Everything That You Should Know About Construction Project

Architects and engineers are crucial members of nearly every building project. There are very few jobs where you won’t need the ability sets from both. The division of labor between architects and engineers is a well-known and approved notion, but have you ever believed, who leads the project?

For anyone in construction, this may seem clear, but it happened to me it might not be as obvious to everybody else. So today I needed to have a little time to go over the differences between an architect and an engineer and describe why one is extremely qualified to direct the other.

Before I jump into the meat of the discussion, I wish to talk about an experience I had several years ago. A higher education customer was devoting their university’s central power plant. Given the significant engineering this project demanded, the Owner picked an engineer that was exceptionally proficient with the various building systems affected by the job. The firm was hired directly from the operator and set up to direct the job. The engineer realized that while the job was primarily an engineering project, many architectural elements would also be affected. Not needing any in-house architects, the firm turned into an external architect and hired them as a sub-consultant with the principal engineer at the guide.

The company I was with at the time obtained the award to supply architectural services like Village Green in Bicester. I had been assigned the project and worked together with the engineer to finish this undertaking houses for rent Oxfordshire. The new build houses Oxfordshire was the only project I worked on in which the architect did not have the lead role.

This was the single worst job experience I’ve ever had.

I’ve got a lot of friends that are engineers. My wife is just one. A number of my closest friends are engineers. This means that I have endured decades of jabs about architects and generally being the only architect in the room, I don’t have any recourse but to laugh along. The fact remains that architects do push the bounds of engineering. Often to the point of mockery. We tend to do so out of ignorance. In the end, we certainly do not understand each system of how our engineer coworkers do.

Regardless of this, there’s one thing my fellow engineers don’t fully appreciate. Without proper coordination and equilibrium between all of the engineered components, the entire project would fail to come together.

Coordination between the various construction systems is a vital part of every undertaking. If left reversed, a lack in coordination stands to wreak havoc during construction and subject the owner to change orders, additional expenses, and flaws.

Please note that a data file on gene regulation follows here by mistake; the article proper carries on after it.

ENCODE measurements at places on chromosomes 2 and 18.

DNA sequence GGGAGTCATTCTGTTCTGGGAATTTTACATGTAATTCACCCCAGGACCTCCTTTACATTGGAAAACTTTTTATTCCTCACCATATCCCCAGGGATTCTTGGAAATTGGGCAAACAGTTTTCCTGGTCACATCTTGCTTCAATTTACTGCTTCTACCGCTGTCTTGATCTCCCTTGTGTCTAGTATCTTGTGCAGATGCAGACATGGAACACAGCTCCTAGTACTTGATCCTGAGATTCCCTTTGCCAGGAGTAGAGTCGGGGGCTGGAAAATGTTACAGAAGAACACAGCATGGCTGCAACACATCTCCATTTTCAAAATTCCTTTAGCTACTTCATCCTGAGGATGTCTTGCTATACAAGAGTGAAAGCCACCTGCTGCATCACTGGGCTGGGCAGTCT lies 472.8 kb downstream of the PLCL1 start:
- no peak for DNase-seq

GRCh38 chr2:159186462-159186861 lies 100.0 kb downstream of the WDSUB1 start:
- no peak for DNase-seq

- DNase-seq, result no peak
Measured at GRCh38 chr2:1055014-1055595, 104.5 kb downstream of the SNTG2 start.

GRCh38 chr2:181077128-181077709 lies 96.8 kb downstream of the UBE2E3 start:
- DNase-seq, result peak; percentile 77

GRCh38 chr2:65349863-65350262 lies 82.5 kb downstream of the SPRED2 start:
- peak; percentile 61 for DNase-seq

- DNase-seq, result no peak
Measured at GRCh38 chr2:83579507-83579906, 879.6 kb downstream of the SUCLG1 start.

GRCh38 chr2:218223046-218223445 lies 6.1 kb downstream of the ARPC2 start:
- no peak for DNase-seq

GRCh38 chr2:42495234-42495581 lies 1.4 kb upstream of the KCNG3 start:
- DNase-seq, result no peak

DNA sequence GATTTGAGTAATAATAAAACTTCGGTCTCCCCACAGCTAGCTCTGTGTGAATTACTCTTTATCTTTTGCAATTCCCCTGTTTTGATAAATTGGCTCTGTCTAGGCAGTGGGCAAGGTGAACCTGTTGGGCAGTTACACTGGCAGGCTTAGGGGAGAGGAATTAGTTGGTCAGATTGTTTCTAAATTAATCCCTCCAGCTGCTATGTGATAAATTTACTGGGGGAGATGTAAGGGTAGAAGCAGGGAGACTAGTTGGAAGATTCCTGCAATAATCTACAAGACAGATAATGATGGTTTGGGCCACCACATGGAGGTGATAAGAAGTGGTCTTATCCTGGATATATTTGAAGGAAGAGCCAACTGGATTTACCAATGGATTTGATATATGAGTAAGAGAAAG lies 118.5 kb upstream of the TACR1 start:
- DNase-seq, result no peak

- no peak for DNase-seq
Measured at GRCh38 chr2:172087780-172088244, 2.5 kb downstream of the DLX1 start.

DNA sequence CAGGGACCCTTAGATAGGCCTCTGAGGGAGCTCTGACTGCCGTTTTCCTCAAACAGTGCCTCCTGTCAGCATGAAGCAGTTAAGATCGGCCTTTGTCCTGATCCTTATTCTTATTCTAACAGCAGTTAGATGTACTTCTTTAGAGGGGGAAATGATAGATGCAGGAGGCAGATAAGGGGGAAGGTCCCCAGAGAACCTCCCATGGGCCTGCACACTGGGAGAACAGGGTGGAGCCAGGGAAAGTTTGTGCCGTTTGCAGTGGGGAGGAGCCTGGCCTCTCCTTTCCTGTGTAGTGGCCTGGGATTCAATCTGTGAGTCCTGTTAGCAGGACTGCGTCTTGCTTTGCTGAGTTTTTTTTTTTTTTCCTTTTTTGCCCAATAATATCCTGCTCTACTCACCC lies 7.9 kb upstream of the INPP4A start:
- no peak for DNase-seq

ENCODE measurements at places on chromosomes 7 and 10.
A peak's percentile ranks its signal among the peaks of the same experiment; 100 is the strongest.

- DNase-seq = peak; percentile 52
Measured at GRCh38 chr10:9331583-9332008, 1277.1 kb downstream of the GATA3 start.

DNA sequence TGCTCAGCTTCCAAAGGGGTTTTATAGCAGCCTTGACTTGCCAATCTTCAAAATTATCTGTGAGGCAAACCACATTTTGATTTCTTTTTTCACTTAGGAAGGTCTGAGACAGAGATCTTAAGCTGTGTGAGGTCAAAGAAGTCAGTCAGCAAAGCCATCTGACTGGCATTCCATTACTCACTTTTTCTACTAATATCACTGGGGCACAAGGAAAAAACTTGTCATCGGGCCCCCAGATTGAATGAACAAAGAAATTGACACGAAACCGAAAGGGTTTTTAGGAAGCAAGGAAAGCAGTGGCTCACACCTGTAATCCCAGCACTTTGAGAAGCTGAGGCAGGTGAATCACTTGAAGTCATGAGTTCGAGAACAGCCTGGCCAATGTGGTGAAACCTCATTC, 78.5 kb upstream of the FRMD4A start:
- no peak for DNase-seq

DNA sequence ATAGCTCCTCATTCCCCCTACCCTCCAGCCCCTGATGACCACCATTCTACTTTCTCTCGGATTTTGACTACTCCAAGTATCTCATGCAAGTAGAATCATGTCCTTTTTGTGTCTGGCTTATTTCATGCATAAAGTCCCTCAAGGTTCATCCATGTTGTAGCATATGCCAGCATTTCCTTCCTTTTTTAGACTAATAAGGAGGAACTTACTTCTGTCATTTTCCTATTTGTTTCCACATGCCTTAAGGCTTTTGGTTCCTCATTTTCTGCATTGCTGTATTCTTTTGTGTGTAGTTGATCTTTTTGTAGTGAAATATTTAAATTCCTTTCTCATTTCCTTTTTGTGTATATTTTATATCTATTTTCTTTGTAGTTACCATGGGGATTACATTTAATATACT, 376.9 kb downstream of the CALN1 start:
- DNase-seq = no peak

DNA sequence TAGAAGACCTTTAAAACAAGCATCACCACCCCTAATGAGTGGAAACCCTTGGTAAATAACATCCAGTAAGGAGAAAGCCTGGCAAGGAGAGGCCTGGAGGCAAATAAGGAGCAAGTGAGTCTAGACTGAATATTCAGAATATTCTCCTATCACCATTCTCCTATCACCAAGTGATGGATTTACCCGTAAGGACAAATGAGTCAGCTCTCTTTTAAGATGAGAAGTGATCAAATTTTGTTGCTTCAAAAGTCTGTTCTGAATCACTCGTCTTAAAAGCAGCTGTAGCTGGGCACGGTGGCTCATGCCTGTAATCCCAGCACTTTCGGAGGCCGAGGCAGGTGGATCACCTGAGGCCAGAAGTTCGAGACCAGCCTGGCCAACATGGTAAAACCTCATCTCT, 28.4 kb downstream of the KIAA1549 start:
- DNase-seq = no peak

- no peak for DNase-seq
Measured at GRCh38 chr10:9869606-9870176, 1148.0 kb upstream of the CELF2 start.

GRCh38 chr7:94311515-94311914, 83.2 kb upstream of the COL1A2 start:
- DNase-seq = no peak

It may surprise some to hear that architects are responsible for the misuse of engineering systems.

To better understand this, it’s important to reassess the education, training, and assessments required of architects and compare that to the education, training, and examinations required of engineers.

Engineers start their academic careers in overall engineering classes but shortly concentrate their education in one of several major disciplines. An engineering student can choose a major in Mechanical, Electrical, or even Civil engineering (just to list a couple ). Every one of these concentrations focuses on education on a specific group of physical properties where students specialize. After graduation, those who choose to enter the building, learn how to apply those concepts to specific building systems aligned with their engineering major. When it comes time to become a certified Professional Engineer, the examinations required by licensing boards are tailored to the engineering field. In short during an engineer’s profession, the concentration they select stays with them during their lives. I will not make a blanket statement saying that engineers do not know more than 1 discipline, but I will say that I have encountered very few who either practice or even dabble in a different.

On the other hand along with center design and architecture theory classes, architecture students need to attend many years of courses in structures, building systems, and construction training. When a student graduates, among the first duties (pun intended) assigned is detailing bathrooms (where all construction systems come together). When it comes time to get licensure, an architect must pass a set of examinations (seven at last count) that include building systems and structural processes.

In short, the only licensed professional in the design team that’s educated in all the major systems of a construction is the architect.

On my disastrous old-school project, the engineer did such a bad job of communicating, his own people would come to meetings frequently oblivious of the impacts that changes in a different in-house engineering field had on their work. Frequently these guys sat just across the aisle from one another.

I surely didn’t understand it at the moment, but the Owner’s mistake of selecting the engineer as the project lead doomed that project to collapse.

It looks like a reasonable assumption that on a job that is mostly about replacing building systems, the engineer would take the lead, so I don’t fault the proprietor for making that assumption.

I know what a folly that choice can be and hope I’ve helped a few of you prevent this mistake.

Now, every time I’m forced to hear another architect joke from one of my brazen engineer friends, I take solace from the fact that with no me, the various systems they are such experts in would neglect to suit their intended purpose.

I trust you now have a better understanding of the interplay between engineers and architects. Next week we’ll discuss whether it’s better to employ everyone directly or possess one subcontract.

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